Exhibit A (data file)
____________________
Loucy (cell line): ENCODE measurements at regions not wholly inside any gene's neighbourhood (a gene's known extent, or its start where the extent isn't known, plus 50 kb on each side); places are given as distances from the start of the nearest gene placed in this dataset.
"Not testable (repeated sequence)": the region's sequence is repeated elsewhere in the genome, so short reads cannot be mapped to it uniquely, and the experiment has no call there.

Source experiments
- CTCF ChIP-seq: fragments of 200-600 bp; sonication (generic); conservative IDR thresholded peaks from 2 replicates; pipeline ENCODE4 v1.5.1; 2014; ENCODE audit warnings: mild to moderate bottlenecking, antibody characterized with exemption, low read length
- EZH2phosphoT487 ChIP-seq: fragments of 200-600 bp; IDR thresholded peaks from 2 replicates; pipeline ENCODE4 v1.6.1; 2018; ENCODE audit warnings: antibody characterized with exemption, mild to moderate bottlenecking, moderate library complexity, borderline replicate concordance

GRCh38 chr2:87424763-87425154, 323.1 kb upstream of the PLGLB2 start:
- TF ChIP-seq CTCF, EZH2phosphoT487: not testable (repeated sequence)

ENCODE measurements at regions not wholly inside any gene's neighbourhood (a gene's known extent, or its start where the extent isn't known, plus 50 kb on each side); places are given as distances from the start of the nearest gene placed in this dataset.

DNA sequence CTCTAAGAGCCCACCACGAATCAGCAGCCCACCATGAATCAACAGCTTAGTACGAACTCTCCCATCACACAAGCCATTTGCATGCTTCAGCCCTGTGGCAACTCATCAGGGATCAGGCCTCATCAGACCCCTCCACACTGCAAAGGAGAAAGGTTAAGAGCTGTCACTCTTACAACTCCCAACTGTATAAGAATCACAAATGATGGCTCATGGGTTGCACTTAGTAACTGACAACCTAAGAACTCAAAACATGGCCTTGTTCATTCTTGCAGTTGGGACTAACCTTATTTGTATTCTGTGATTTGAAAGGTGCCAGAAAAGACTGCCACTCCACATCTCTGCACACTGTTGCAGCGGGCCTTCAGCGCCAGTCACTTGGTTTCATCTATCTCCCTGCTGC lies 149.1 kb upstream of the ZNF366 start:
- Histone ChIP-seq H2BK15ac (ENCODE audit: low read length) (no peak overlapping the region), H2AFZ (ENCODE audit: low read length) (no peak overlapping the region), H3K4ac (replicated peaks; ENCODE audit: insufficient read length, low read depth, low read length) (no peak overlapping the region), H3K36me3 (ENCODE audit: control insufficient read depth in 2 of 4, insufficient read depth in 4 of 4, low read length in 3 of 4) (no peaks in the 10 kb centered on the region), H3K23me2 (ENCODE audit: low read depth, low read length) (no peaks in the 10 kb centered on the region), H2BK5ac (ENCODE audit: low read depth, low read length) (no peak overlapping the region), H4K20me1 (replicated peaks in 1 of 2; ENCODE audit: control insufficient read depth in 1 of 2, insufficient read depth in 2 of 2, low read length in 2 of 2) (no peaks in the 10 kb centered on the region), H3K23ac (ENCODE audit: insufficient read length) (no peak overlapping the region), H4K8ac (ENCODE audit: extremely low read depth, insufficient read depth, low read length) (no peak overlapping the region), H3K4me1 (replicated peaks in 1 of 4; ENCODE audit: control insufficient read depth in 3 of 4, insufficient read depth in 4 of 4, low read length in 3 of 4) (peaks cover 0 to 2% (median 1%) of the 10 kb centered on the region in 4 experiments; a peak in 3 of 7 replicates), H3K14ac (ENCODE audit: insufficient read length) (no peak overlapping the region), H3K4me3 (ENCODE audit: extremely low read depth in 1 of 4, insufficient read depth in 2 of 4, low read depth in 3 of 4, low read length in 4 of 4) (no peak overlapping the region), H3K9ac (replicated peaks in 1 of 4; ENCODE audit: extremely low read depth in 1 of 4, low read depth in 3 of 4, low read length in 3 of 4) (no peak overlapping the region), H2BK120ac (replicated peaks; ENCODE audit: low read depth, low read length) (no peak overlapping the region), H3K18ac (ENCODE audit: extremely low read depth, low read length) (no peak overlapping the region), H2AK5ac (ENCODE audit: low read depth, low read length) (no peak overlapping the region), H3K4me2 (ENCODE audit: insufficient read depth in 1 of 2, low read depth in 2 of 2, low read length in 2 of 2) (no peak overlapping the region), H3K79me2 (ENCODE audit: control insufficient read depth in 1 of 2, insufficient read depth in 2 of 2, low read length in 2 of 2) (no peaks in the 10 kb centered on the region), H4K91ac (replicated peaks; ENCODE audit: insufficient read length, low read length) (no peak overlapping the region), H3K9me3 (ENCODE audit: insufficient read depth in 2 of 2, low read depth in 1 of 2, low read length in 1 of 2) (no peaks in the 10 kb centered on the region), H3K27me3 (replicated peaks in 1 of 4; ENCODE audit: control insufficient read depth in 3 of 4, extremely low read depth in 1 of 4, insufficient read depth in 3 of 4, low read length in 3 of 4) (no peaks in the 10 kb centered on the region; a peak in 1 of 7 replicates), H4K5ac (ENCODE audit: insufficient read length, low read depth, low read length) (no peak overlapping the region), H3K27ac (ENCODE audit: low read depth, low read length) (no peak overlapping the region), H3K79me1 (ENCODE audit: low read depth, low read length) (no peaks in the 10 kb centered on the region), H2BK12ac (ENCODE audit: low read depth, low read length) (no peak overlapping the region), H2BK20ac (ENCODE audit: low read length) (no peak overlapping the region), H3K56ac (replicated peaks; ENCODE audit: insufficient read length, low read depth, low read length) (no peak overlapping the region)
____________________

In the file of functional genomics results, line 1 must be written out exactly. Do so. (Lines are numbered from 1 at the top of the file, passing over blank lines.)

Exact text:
Loucy (cell line): ENCODE measurements at regions not wholly inside any gene's neighbourhood (a gene's known extent, or its start where the extent isn't known, plus 50 kb on each side); places are given as distances from the start of the nearest gene placed in this dataset.